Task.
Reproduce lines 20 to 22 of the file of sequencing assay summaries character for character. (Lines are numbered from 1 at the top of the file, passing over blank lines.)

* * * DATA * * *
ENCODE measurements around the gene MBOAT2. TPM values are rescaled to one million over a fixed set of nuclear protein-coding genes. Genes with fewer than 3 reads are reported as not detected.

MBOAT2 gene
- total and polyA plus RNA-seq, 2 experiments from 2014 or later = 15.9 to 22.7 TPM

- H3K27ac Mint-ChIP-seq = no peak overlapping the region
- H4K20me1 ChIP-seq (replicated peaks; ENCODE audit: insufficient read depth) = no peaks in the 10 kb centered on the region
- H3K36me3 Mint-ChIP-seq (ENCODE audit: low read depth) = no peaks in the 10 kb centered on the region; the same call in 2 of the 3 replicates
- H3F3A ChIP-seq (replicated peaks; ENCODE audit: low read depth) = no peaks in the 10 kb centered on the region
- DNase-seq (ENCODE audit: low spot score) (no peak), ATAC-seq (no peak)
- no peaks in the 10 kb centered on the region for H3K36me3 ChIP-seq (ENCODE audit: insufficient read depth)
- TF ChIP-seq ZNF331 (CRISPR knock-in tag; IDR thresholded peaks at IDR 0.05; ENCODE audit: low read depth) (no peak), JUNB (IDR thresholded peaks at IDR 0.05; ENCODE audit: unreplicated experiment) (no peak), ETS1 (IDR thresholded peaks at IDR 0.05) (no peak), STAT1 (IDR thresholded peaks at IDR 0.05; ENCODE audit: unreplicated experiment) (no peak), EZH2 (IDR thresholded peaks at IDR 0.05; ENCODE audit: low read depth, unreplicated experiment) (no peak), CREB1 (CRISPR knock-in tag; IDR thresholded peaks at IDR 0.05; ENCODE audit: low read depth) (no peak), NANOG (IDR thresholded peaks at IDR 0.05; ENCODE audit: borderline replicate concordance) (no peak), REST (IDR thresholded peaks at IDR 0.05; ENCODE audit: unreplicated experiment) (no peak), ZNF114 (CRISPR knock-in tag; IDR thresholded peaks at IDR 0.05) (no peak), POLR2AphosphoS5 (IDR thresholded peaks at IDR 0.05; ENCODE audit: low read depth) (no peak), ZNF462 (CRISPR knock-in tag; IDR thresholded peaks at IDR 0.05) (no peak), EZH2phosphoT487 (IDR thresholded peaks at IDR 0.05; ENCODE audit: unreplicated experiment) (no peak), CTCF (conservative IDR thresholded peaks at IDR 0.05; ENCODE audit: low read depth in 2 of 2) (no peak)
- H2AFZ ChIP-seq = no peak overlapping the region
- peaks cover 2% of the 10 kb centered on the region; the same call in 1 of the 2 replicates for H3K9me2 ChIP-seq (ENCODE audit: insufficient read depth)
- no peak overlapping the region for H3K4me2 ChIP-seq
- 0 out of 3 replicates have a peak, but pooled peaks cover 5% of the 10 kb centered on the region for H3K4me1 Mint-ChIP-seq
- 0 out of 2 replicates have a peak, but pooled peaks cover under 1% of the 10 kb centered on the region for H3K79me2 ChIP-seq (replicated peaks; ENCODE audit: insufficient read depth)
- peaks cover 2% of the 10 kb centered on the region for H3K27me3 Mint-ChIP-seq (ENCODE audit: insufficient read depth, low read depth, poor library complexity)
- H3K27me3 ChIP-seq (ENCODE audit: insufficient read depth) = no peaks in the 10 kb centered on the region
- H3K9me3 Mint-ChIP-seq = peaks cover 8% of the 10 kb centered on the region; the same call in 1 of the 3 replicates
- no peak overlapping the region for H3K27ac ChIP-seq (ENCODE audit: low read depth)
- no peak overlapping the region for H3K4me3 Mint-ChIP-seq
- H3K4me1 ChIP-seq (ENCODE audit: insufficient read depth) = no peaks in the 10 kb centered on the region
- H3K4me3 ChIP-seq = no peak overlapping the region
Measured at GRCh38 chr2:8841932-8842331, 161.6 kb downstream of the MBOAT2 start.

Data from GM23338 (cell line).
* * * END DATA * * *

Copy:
- no peak overlapping the region for H3K4me3 Mint-ChIP-seq
- H3K4me1 ChIP-seq (ENCODE audit: insufficient read depth) = no peaks in the 10 kb centered on the region
- H3K4me3 ChIP-seq = no peak overlapping the region